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What is Node.js?
The History of Node.js:
Ryan Dahl invented Node.JS in 2009 as an open-source project which got popular with time, especially after the go-live of npm (Node Package Manager). Dahl’s initial aim was to build a web server that could handle thousands of connections simultaneously and run with excellent performance. He then developed the entire framework, which he named Node.js, publicly available under MIT License.
In June 2011, Microsoft and Joyent collaborated to release a native Windows version of Node.js. The First edition of Node.js was published in July 2011. In January 2012, Dahl stepped down and elevated Isaac Schlueter, the co-worker who created npm, to take over the project.
How Does it Work?
The following are some of the critical elements of Node.js architectural design:
Single-Threaded: All non-I/O activity within a Node.js process occurs in a single thread. So, if a program is performing CPU-intensive computations or waiting for an I/O event to occur, the whole process will be blocked.
Event Loop: The Event loop is based on libuv, which manages the queuing and processing of asynchronously occurring events. The event loop is a process that handles the events queue, which contains events and callbacks.
Non-blocking I/O: As previously mentioned, the event loop is a single-threaded system. However, long-running operations (such as network I/O and data access) are always synchronously on top of worker threads that return results to the event loop thread via callbacks. It’s a nonblocking, asynchronous, event-based programming style that makes node.js software development possible.
Front-End Development: The front end is the part of a program that the user sees and interacts with. Front-End Development is concerned with coding the UI interface, dealing with events, and thus interacting with the backend server to retrieve data at the frontend UI level.
Back-End Development: The backend deals with server-side programming and database interaction to allow data retrieval by frontend applications.
Features of Node.js
Node.js encourages Node.js development companies to use open source modules to develop applications, thus saving them a lot of time and effort. Some of the key features facilitating this are:
Encourages Sharing: The Node Package Manager (NPM) is a robust tool for managing packages. Developers can build successful solutions by having a repository of 50,000 modules. It is simple for developers to update, share, or reuse codes because it has an integrated NPM.
Ideal for Real-Time Applications: It’s one of the most unique and powerful languages available today. It has several advanced features for building real-time applications like chats and games. It is also well suited to servers that operate on an event basis or a nonblocking architecture.
Data Streaming: HTTP requests and responses are considered as discrete events, but they are continuous data. You may take advantage of streaming data in Node.js by incorporating capabilities such as file processing when uploaded. This dramatically reduces the amount of time it takes to process data.
Suitable for Microservices: Node.js is being used by some of the most well-known businesses in the world. Why? Because Node.js can improve the performance of your application. Furthermore, microservices on Node.js apps may be easier to manage, thanks to their small size.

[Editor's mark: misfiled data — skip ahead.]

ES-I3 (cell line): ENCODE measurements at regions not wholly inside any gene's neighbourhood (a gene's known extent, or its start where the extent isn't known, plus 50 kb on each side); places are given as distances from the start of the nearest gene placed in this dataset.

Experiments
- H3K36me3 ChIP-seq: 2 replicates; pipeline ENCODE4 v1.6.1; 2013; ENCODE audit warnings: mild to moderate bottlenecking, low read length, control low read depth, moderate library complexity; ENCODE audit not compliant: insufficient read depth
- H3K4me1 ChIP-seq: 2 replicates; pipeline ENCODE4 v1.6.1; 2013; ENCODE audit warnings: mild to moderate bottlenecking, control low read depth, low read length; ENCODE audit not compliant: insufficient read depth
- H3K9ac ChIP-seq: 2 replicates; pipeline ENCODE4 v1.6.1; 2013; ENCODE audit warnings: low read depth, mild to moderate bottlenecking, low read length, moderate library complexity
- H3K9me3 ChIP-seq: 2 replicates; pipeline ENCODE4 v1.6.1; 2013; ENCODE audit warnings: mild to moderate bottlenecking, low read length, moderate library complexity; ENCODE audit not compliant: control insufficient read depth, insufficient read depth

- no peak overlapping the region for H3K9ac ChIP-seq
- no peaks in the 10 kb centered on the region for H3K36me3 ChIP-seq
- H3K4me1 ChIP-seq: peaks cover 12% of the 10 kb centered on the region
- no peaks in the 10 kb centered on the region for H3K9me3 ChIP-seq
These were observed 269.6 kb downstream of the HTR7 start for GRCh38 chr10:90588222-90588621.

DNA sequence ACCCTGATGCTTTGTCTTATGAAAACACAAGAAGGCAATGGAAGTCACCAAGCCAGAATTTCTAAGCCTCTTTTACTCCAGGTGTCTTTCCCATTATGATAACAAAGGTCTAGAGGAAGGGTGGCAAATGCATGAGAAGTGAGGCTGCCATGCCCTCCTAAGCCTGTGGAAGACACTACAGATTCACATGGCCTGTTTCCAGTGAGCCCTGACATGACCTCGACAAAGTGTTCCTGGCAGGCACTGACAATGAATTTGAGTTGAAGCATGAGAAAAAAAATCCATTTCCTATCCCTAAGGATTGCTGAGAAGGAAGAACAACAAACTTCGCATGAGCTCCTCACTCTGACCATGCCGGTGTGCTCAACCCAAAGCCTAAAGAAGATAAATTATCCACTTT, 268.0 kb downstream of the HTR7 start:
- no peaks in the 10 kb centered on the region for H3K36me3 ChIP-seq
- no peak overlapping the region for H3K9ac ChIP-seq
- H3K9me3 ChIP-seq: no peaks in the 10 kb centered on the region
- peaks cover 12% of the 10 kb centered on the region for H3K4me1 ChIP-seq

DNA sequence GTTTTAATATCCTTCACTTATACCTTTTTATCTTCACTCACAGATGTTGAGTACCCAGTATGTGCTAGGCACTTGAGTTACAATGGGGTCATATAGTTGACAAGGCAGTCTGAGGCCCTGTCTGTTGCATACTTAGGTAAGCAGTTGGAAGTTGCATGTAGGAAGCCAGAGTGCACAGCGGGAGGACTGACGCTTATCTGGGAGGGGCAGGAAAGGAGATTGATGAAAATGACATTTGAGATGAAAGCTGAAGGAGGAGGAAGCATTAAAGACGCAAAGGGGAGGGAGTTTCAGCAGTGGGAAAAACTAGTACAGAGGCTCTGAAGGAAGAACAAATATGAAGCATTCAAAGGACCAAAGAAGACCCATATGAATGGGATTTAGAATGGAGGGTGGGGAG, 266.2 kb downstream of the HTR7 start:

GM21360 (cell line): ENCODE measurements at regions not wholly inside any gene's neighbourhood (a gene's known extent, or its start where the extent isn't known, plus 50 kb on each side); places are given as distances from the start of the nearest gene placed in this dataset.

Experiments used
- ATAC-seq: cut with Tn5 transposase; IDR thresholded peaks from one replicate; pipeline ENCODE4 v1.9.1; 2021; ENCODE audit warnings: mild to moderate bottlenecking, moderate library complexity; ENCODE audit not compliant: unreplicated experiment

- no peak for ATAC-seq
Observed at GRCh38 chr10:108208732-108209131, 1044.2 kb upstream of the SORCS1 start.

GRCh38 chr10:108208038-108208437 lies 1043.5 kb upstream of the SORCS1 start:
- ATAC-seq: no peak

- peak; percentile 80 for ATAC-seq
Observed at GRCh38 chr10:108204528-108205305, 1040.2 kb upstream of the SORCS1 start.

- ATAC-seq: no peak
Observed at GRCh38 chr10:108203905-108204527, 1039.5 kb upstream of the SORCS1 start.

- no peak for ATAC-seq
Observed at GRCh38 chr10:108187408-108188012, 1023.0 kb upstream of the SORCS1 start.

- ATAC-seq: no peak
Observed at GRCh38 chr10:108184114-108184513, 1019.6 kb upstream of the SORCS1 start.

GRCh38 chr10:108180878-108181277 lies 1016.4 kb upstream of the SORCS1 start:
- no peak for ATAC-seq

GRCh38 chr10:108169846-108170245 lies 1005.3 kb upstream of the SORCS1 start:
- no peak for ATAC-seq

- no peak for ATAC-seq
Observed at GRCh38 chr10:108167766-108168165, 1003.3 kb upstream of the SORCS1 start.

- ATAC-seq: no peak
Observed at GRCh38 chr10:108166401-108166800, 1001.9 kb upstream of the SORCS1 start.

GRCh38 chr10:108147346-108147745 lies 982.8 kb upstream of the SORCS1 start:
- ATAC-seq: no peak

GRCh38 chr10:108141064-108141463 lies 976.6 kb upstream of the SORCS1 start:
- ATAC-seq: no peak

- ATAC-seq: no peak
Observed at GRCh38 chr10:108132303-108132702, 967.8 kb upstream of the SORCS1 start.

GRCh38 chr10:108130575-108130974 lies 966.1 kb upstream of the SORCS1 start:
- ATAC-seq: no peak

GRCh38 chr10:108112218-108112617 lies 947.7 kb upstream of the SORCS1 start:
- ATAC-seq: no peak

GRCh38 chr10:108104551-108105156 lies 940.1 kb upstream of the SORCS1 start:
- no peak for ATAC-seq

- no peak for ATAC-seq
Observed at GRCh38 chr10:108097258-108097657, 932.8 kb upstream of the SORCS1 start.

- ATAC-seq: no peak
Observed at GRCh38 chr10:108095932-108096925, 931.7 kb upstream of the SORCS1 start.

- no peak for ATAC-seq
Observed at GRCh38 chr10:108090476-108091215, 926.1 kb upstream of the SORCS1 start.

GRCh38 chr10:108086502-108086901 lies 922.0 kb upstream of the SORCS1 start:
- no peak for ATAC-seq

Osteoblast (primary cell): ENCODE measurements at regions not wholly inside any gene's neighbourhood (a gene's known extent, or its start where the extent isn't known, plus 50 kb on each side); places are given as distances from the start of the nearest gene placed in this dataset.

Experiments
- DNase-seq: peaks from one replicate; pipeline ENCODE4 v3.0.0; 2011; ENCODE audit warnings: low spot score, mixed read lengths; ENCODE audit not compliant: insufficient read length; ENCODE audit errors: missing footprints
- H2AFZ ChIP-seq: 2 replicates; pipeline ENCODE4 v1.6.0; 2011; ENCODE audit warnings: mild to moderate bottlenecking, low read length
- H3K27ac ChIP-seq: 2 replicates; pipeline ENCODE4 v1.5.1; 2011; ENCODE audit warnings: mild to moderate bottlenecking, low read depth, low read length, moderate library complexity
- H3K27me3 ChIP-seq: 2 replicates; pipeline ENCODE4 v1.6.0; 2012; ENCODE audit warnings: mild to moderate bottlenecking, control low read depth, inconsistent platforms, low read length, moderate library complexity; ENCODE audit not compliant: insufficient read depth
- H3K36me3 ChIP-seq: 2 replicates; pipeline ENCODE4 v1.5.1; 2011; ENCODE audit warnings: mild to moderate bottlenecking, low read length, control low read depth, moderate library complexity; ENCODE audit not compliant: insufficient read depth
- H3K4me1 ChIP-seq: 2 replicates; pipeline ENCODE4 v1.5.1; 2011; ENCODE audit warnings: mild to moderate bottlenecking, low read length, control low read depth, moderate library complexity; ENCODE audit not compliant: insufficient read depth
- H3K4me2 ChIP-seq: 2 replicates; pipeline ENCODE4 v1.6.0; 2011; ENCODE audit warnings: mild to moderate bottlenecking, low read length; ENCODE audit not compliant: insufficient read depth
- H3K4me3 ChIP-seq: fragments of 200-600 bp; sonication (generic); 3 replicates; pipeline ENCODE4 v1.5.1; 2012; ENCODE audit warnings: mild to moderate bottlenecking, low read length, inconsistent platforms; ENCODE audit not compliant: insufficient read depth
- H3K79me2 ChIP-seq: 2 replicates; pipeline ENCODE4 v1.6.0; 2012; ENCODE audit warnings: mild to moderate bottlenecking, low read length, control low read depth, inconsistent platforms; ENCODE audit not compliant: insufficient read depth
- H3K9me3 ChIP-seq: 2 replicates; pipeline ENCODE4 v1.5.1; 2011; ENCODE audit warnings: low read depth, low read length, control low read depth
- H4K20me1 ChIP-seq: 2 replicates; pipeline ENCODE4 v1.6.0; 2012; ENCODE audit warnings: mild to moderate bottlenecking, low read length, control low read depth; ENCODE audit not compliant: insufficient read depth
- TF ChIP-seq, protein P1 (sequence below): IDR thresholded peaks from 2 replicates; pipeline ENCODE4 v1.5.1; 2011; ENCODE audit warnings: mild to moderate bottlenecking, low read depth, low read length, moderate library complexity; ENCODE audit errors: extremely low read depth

Cross-Platform Development: Cross-platform development with Electron or NW.js allows node.js development services to create applications that run on any platform, thanks to Node.js collaboration and available libraries.
Why Are Businesses Using Node.js Development?
After the release of Node.js, it’s no surprise that the language has captured developer interest. Node.js is a cross-platform and open-source solution that makes it excellent for real-time apps. Node.js development offers high scalability and performance. The single threading model allows developers to build highly scalable applications that easily handle the large traffic volume.
Node.js developers are in high demand as an integral part of the MEAN stack because they can build both frontend and backend components of the same application. Node also features event-driven programming ideal for IoT applications like monitoring and controlling sensor data. It can easily monitor production machines and real-time process data generated by the devices.
Node.js has many developers who continuously improve the language and its associated tools and modules. The community is an excellent source of learning and support, making it highly beneficial for new developers.
What is the Future of Node.js?
The future of Node.js is bright, and the language will most likely be around for a long time to come.
About the Author
Arjun Solanki is a Business Growth Strategist at a Leading Software Development Company. He has experience in developing and executing digital strategies for large global brands in a variety of business verticals. Apart from working on a long-lasting relationship with customers and boosting business revenue, he is also interested in sharing knowledge on various technologies and their influence on businesses through effective blog posts and article writing.
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